1)	Preschoolers play with dough at Spring Hill School photo credit: Spring Hill School

This June, Spring Hill School will celebrate its 40th year running as an independent, nationally-accredited preschool in Waitsfield.



As part of the school’s annual fundraising efforts, there are two ticketed events coming up. The first is a dance party called “The Boogie” on Saturday, June 1, from 6 to 10 p.m. at Bliss Ridge Farm in Moretown. That event will feature two bands – Al’s Pals and The Grift. The second, held on Sunday, June 2, at 4 p.m. at Lareau Farm in Waitsfield, is a show put on by Modern Times Puppet Theater called “The Perils of Mr. Punch: Let’s Agree to Disagree.” That event will also include a 40th birthday surprise.

What started as a small family-owned day care center in the late 1960s has become a licensed nonprofit preschool offering morning and afternoon programs for about 36 kids annually. Spring Hill School (SHS) director Kira Harris said that most students spend two days a week in their local public school, attending SHS for at least some of the remaining weekdays.


Laurie (Gallagher) Shelton started the preschool in 1984 after her mother Earline Marsh operated a day care out of the house for several years. In 1993, Shelton, along with then-teacher Laura Brines, joined a delegation of Vermont educators in touring municipal preschools and infant-toddler centers in the Northern Italian city Reggio Emilia. They learned about an approach to early childhood education that centers the needs and interests of the child, which took off in the aftermath of World War II when there was a strong ethos to rebuild – especially in more democratic ways. “There was this idea of starting over in a fresh way,” Harris said.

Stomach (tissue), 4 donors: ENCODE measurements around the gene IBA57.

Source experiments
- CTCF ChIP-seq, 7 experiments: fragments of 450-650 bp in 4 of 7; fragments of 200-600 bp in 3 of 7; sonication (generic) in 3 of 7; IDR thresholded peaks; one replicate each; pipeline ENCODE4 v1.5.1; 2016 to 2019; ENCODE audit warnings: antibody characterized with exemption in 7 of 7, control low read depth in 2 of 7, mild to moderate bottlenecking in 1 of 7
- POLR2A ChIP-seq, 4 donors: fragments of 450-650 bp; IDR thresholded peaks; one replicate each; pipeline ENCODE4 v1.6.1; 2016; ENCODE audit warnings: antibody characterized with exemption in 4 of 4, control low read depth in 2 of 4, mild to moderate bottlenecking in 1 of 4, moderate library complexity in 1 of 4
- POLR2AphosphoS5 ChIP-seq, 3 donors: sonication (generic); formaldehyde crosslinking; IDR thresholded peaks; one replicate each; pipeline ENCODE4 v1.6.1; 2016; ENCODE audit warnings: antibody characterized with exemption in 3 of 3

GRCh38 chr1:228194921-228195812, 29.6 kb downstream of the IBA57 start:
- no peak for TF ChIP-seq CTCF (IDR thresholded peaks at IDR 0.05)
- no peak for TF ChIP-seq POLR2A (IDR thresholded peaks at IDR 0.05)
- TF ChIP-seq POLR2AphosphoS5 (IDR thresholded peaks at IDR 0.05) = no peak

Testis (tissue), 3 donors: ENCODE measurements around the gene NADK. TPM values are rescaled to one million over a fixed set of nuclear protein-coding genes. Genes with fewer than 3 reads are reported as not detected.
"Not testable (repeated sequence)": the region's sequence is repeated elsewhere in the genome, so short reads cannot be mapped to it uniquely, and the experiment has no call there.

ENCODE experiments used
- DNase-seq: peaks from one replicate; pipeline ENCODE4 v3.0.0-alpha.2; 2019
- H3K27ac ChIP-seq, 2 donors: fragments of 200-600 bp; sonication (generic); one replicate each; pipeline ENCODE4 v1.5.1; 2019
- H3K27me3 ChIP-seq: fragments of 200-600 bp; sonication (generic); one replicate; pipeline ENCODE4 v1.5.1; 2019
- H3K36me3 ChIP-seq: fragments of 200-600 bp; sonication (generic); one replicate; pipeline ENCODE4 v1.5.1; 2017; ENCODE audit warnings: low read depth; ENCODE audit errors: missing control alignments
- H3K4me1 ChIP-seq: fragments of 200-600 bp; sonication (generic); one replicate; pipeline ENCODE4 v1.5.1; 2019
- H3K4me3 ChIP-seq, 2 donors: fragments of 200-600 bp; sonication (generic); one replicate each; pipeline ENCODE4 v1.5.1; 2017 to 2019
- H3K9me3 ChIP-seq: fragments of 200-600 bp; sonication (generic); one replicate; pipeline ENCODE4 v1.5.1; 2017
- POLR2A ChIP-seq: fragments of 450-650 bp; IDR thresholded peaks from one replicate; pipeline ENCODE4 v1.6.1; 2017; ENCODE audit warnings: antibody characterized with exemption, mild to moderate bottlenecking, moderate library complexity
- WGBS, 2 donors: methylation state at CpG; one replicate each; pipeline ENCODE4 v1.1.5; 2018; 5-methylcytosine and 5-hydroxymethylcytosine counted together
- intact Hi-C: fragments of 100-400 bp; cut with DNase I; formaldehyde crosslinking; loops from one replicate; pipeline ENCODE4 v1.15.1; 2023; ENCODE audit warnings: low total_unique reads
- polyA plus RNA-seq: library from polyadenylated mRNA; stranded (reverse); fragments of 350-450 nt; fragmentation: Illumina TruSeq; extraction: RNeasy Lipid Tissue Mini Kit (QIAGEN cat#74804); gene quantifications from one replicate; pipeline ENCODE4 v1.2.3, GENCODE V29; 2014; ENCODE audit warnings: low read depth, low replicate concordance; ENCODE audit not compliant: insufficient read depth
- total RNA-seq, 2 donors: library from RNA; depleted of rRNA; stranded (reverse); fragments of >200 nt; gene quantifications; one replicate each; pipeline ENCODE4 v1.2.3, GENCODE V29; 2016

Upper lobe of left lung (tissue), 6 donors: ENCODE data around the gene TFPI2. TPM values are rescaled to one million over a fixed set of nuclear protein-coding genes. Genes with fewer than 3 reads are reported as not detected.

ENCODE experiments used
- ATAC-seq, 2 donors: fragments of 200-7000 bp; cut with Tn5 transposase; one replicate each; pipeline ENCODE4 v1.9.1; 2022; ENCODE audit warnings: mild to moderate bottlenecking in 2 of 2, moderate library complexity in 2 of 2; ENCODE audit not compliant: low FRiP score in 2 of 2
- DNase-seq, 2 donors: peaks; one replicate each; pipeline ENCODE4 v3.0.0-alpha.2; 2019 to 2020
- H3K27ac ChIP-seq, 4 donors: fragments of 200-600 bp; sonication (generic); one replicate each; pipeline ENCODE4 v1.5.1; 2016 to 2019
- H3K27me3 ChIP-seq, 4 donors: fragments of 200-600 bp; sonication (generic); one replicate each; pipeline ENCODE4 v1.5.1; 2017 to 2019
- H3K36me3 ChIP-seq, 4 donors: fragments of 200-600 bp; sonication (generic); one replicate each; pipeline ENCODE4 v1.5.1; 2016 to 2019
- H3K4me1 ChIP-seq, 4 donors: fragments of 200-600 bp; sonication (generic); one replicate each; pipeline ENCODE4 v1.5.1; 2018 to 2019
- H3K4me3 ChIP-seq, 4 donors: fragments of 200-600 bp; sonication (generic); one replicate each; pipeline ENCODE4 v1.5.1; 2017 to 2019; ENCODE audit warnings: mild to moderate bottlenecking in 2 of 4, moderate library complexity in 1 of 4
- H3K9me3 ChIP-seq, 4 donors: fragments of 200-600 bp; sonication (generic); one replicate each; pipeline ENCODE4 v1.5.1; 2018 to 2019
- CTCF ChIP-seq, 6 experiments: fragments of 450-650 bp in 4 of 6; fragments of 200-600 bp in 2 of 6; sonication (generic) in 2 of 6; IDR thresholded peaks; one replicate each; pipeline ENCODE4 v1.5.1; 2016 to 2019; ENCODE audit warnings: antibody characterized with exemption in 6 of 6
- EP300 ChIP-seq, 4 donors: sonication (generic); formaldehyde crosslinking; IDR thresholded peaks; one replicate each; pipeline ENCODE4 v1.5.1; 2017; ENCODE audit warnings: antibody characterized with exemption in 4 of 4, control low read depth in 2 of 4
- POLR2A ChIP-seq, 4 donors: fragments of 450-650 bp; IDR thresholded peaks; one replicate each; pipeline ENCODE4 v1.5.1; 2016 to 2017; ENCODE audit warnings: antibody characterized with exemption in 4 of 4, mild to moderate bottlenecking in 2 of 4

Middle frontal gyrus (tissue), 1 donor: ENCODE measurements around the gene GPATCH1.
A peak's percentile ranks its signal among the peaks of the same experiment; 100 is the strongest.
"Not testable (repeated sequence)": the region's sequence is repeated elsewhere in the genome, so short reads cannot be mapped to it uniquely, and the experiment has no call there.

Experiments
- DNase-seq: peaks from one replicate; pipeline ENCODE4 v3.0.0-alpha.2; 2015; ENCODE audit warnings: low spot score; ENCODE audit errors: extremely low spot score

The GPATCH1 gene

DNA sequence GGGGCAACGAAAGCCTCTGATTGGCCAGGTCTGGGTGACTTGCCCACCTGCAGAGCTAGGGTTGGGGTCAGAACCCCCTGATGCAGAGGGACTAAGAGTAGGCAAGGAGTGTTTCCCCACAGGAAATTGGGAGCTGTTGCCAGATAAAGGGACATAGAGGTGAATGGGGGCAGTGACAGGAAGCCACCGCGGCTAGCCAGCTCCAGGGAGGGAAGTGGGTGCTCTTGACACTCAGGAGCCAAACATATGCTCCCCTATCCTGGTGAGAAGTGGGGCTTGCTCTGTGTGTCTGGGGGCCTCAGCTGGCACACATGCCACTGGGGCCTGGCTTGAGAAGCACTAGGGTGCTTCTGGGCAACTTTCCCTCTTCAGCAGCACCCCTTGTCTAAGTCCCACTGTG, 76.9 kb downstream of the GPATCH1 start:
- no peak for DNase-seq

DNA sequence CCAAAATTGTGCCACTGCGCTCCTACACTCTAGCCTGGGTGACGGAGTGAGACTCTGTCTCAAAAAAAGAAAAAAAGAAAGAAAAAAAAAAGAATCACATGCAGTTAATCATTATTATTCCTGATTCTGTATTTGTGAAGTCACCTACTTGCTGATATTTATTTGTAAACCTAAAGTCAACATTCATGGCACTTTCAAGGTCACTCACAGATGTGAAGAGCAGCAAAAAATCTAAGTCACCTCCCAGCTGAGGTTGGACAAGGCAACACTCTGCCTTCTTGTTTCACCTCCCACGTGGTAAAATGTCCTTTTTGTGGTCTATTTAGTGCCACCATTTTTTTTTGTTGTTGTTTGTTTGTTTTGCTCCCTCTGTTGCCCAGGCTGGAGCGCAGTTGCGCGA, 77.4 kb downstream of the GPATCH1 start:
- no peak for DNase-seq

That educational approach became central to SHS. Over the years, Harris continued to take trips to Reggio Emilia to learn more – including a trip with SHS teacher Laura Mongeon and two Waitsfield Elementary School teachers in 2014. Meanwhile, SHS became accredited through the National Association for the Education of Young Children in 1995, then incorporated as a nonprofit organization, which purchased the schoolhouse and renovated it. The board also leased a half-acre of land from local property owners and created a forested play area, which was later gifted to the school.

Harris became the school’s third director in 2005, following Laura Brines and Shelton. While she was exposed the Reggio Emilia Approach in prior teaching experiences, SHS was the first place where she encountered it as an underlying paradigm of the school, embraced fully. Still, Harris said that the very essence of the philosophy is to avoid following any rules in a rigidly prescribed way. “We make up what we do,” she said.



One of the most defining parts of the Reggio Emilia Approach is the notion of “emergent curriculum” – a practice that builds curriculum in an ongoing way, based on what kids are interested in at the moment. SHS teachers – of which there are five, including Harris, described their work as listening to kids, watching where their curiosities land, and providing various resources that might inspire their explorations further.